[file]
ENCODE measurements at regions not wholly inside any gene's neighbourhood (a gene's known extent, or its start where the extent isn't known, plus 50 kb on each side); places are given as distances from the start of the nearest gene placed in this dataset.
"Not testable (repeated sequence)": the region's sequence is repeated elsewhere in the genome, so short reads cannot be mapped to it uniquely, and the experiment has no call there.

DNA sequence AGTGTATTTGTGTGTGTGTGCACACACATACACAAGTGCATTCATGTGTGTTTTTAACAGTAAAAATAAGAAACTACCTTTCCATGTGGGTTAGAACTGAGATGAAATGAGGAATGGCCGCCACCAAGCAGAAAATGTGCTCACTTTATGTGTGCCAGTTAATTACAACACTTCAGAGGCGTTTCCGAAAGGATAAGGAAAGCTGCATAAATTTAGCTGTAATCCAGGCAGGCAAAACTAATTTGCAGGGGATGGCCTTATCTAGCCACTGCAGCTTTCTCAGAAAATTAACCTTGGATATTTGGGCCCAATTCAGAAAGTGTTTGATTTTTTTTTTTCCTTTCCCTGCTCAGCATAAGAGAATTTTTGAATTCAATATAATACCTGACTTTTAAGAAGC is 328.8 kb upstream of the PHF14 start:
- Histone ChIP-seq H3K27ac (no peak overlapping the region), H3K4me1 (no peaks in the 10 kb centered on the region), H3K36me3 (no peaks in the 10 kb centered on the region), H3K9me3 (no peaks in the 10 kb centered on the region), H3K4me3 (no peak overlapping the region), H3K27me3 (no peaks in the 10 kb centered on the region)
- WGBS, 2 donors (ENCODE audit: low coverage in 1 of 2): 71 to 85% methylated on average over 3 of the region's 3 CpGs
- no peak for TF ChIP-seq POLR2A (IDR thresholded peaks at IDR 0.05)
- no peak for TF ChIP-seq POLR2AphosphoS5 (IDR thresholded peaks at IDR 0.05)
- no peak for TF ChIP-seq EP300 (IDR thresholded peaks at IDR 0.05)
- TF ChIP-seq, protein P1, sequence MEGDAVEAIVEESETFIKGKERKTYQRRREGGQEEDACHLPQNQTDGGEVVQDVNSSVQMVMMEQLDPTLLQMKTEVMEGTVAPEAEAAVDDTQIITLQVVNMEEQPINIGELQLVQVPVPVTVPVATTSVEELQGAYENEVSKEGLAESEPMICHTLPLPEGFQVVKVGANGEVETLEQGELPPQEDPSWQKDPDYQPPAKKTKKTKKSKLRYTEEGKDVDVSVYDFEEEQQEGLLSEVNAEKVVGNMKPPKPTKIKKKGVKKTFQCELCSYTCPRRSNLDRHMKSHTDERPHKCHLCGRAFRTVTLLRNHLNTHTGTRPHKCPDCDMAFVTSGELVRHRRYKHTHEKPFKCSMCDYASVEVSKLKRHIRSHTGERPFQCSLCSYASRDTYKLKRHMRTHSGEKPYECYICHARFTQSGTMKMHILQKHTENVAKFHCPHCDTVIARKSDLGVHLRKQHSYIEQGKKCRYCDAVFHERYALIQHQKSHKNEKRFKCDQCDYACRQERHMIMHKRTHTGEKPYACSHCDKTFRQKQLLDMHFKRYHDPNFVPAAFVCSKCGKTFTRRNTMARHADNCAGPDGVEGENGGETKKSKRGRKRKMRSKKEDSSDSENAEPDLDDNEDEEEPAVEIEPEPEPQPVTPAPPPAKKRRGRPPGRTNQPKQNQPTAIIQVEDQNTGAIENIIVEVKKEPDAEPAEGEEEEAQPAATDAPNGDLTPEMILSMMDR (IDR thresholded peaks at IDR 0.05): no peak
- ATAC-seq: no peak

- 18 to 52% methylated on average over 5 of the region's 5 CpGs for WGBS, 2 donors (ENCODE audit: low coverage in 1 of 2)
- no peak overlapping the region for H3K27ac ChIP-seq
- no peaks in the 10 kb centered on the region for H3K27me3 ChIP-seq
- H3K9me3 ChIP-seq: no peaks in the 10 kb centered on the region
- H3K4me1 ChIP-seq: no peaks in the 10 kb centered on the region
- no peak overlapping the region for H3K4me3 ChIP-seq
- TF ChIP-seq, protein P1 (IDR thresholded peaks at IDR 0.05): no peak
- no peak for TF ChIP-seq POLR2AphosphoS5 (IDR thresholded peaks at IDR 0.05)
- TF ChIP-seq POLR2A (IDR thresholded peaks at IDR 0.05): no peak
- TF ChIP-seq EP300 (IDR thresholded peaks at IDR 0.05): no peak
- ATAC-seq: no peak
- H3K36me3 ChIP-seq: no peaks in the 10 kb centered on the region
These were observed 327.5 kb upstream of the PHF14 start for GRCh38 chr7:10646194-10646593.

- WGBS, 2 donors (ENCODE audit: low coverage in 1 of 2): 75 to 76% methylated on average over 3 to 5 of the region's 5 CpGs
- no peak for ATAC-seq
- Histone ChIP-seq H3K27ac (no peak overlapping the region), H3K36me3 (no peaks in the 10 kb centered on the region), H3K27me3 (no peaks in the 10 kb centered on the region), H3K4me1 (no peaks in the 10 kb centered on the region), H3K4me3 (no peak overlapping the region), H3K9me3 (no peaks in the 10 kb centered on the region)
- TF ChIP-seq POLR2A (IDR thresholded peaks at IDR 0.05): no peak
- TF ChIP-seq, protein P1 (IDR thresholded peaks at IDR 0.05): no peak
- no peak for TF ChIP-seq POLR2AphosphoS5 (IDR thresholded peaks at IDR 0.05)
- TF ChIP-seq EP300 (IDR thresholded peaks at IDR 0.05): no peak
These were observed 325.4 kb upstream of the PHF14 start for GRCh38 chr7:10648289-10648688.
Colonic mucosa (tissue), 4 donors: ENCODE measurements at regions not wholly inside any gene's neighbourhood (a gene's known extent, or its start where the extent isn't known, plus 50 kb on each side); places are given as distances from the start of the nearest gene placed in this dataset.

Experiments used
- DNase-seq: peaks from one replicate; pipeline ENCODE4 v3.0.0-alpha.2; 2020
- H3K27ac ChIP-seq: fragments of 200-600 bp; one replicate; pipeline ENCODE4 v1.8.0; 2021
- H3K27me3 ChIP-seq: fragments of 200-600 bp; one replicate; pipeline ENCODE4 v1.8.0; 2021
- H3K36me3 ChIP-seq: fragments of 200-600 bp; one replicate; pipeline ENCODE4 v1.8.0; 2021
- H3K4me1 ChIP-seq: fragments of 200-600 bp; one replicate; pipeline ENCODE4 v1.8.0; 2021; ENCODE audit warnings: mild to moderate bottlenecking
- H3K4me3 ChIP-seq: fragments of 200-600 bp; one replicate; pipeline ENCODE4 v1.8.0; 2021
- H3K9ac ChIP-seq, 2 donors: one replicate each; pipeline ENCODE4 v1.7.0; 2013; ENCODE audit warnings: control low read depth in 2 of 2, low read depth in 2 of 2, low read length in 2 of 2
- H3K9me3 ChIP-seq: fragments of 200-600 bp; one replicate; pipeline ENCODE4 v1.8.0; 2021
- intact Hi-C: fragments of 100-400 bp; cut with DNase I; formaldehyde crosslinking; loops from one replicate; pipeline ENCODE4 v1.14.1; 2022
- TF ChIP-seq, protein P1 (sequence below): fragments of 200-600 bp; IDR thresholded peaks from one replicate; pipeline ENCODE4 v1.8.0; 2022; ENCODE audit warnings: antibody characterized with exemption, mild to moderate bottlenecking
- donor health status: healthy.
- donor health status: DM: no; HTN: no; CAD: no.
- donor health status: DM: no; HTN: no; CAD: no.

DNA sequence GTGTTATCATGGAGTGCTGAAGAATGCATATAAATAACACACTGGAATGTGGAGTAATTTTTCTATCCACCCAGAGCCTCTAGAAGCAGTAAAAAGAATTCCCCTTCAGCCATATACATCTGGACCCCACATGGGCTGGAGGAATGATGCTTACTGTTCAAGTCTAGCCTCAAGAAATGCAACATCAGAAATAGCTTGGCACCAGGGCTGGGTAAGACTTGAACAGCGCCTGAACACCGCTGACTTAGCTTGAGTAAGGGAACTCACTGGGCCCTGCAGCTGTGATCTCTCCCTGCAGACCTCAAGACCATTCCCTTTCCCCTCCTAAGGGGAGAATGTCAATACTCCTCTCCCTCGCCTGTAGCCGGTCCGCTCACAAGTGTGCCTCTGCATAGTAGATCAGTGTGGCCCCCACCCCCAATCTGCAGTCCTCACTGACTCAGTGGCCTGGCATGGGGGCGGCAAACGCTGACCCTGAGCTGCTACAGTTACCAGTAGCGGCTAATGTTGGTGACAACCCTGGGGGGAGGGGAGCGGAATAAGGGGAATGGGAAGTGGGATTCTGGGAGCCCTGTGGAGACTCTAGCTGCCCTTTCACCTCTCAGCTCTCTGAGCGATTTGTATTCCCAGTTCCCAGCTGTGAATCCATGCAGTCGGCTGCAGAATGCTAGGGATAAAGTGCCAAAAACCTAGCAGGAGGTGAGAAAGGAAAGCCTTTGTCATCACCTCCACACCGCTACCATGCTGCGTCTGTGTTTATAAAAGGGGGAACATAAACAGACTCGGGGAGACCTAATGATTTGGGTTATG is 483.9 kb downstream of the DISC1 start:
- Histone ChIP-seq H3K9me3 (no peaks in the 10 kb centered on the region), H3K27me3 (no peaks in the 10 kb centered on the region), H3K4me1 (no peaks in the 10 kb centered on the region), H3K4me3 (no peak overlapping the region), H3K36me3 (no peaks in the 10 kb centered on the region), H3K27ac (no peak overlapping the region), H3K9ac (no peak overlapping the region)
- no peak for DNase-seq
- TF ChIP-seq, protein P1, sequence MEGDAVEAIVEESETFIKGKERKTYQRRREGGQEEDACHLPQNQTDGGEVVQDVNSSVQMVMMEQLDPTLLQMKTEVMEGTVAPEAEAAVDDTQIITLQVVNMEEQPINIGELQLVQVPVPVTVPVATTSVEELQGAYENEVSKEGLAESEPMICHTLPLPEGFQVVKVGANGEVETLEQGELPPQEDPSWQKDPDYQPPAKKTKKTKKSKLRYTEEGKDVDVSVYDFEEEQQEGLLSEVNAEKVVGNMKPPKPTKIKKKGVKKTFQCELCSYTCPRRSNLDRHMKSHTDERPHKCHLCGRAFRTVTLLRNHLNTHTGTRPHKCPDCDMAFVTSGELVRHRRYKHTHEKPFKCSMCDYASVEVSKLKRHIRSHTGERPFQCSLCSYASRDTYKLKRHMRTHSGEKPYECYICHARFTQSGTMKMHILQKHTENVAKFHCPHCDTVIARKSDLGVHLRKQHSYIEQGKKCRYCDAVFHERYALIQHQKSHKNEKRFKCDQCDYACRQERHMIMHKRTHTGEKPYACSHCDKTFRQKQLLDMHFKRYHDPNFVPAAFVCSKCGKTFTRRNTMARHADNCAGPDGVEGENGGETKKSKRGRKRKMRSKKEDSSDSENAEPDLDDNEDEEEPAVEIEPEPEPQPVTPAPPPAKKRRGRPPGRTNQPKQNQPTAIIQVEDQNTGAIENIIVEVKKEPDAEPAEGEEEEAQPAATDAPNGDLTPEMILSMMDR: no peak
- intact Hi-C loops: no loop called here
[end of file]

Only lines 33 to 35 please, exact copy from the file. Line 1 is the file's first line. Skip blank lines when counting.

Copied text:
Experiments used
- DNase-seq: peaks from one replicate; pipeline ENCODE4 v3.0.0-alpha.2; 2020
- H3K27ac ChIP-seq: fragments of 200-600 bp; one replicate; pipeline ENCODE4 v1.8.0; 2021